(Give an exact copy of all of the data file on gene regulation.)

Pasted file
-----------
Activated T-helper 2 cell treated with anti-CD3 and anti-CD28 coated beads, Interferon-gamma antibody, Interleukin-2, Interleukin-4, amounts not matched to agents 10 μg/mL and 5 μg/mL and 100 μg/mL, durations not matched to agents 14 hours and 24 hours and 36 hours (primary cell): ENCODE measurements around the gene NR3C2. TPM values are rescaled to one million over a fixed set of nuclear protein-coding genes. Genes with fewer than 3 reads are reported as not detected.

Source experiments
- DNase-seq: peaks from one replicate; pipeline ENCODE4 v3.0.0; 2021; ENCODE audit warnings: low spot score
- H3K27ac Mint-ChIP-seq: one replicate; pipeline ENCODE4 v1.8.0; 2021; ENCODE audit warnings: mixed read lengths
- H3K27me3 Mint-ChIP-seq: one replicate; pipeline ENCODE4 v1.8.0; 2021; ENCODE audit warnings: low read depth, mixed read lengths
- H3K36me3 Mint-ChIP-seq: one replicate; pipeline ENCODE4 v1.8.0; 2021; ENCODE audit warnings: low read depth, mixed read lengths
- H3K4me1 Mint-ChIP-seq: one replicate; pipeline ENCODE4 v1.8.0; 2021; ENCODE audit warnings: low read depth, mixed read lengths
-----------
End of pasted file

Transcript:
Activated T-helper 2 cell treated with anti-CD3 and anti-CD28 coated beads, Interferon-gamma antibody, Interleukin-2, Interleukin-4, amounts not matched to agents 10 μg/mL and 5 μg/mL and 100 μg/mL, durations not matched to agents 14 hours and 24 hours and 36 hours (primary cell): ENCODE measurements around the gene NR3C2. TPM values are rescaled to one million over a fixed set of nuclear protein-coding genes. Genes with fewer than 3 reads are reported as not detected.

Source experiments
- DNase-seq: peaks from one replicate; pipeline ENCODE4 v3.0.0; 2021; ENCODE audit warnings: low spot score
- H3K27ac Mint-ChIP-seq: one replicate; pipeline ENCODE4 v1.8.0; 2021; ENCODE audit warnings: mixed read lengths
- H3K27me3 Mint-ChIP-seq: one replicate; pipeline ENCODE4 v1.8.0; 2021; ENCODE audit warnings: low read depth, mixed read lengths
- H3K36me3 Mint-ChIP-seq: one replicate; pipeline ENCODE4 v1.8.0; 2021; ENCODE audit warnings: low read depth, mixed read lengths
- H3K4me1 Mint-ChIP-seq: one replicate; pipeline ENCODE4 v1.8.0; 2021; ENCODE audit warnings: low read depth, mixed read lengths